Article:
Non compliance with the Maritime Labour Convention (MLC) 2006 regulation, which came into force on 7 August, could result in North Sea supply ships being detained says shipping and maritime law expert Katie Williams of Pinsent Masons.
Katie Williams said that although most UK operators were already compliant, vessels operating or passing through UK waters under other national flags could now be at risk of enforcement action. “The Maritime Labour Convention consolidates what has been in place in the UK for some years, but a major change is that for the first time it has an enforcement mechanism with real ‘teeth’,” she said.
“Many shipping companies and charterers have invested significant time and effort in trying to ensure that they will comply with the new regime, however the Maritime and Coastguard Agency as the UK’s enforcement body will be looking to set down a marker that they intend to rigorously apply the new laws. It would be a nightmare scenario for a boat which is chartered at thousands of pounds a day to be detained in port, but it is feasible that in extreme circumstances this could happen,” she said.
In addition, she said that there was also a risk that a British flagged vessel which would be viewed as compliant in the UK could be detained in a foreign port “in circumstances which we would find difficult to understand and this could lead to expensive delays”. This could happen if a complaint was made by a crew member and local port authorities had taken a different approach to interpretation of the MLC, she said.
The MLC was established in 2006 by the International Labour Organisation, an agency of the United Nations that deals with labour issues; and entered into force on 20 August 2013. It applies to all commercial ships entering the harbours of parties to the treaty, as well as to all states flying the flag of a state that is a party. The UK became the 41st ILO member state to ratify the MLC on 7 August 2013 and brought with it the ‘flag states’ of Bermuda, Cayman Islands, Gibraltar and the Isle of Man.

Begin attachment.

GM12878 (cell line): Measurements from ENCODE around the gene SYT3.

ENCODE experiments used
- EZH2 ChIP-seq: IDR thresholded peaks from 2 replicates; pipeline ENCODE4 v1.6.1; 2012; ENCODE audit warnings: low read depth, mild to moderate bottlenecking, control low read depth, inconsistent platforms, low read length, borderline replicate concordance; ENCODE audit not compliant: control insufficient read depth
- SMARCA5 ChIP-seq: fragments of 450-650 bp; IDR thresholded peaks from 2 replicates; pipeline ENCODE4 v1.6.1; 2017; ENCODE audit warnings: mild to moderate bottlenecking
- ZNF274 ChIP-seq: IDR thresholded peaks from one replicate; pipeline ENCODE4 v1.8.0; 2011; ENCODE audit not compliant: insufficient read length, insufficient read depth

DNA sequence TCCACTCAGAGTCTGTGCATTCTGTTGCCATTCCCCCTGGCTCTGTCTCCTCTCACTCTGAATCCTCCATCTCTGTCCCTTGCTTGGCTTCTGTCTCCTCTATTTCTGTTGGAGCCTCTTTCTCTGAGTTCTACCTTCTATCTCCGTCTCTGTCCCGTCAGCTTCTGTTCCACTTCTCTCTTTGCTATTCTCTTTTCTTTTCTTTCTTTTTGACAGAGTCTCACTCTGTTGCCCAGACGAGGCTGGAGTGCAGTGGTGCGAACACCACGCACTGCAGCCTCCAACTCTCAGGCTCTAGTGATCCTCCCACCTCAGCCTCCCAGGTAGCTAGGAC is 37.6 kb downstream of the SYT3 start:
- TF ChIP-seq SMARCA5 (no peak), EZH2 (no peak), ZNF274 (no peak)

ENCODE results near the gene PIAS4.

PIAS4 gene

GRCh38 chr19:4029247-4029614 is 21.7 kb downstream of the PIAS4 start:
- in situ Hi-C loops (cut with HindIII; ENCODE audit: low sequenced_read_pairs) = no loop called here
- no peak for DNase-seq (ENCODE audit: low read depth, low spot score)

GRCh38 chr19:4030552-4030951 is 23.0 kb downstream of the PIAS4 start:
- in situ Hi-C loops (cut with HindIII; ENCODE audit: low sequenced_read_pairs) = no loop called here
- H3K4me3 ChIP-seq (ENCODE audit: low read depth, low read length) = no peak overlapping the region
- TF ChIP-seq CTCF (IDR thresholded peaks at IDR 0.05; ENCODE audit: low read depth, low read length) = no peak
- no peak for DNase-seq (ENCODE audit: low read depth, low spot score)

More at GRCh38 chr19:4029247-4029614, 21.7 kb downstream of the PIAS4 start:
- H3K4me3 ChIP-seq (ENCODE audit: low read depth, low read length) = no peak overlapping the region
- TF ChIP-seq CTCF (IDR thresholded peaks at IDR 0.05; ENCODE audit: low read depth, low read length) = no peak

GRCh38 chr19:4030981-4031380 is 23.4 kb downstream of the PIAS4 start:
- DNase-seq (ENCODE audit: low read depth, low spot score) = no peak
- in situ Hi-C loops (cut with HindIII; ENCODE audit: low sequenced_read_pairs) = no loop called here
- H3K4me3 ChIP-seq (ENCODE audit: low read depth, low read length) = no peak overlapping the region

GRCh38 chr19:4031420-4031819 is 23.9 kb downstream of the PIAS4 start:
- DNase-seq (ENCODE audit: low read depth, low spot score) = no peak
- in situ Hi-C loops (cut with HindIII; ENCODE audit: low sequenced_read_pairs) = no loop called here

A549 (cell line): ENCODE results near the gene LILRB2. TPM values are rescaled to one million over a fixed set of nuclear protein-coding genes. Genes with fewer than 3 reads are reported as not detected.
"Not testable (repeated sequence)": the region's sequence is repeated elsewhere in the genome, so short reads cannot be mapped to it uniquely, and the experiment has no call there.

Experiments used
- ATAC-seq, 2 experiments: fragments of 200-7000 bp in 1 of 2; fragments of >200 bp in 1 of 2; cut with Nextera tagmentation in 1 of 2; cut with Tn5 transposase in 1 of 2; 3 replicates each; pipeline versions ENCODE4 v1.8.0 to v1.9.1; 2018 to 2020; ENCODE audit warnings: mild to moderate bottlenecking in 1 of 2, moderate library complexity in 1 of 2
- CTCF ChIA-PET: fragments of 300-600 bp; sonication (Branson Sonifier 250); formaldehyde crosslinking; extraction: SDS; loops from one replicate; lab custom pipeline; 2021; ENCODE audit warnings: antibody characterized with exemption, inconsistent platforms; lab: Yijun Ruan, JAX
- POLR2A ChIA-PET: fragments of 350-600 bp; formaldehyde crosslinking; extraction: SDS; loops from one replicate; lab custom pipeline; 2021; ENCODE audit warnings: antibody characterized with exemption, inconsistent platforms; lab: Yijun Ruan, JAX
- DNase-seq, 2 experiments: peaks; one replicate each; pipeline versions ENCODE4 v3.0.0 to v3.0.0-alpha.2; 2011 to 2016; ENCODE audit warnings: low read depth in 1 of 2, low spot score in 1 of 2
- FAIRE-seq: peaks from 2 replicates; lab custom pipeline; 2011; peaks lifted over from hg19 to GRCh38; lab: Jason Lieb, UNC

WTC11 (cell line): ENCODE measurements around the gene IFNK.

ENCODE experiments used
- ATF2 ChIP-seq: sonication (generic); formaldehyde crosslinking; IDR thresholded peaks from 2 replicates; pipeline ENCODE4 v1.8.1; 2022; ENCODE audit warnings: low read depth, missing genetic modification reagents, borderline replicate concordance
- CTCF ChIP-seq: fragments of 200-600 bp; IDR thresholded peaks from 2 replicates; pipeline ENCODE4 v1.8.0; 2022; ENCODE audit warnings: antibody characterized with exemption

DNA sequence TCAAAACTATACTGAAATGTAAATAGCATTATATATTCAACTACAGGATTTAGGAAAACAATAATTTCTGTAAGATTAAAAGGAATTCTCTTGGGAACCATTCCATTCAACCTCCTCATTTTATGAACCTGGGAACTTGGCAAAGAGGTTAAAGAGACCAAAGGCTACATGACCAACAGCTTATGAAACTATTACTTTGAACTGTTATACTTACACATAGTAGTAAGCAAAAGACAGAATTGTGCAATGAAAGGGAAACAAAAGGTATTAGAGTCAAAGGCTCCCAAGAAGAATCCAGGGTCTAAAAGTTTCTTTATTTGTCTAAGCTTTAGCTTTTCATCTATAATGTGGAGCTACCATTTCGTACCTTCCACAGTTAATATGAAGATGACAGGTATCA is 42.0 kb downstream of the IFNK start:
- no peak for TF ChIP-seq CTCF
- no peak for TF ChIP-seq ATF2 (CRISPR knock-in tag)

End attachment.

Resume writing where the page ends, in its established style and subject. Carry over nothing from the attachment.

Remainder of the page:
Williams said that although the MLC would protect seafarers and make owners and operators of commercial ships more accountable, those owners and operators should familiarise themselves with the requirements as they were now equally responsible for matters that had previously solely been a matter for employers.
“Traditionally, grievances or disputes over wages or other working terms would have been a private employment issue between seafarer and employer, but this law creates a new and specific complaints procedure which can be directed squarely at ship owners or operators who will face the same obligations as the employer,” she said.
Kenya is the latest country to have ratified MLC 2006. Over the past few months Ireland, Bangladesh, Argentina, Mauritius, Iran and Belize have all ratified the convention. With Kenya’s decision this brings the total number of countries ratifying to 64. Once a state ratifies it takes a year for the convention to come into force. The convention came into force just over a year ago for the first 30 countries that ratified.
Three major maritime countries, China, India, and the USA, have still yet to ratify the convention.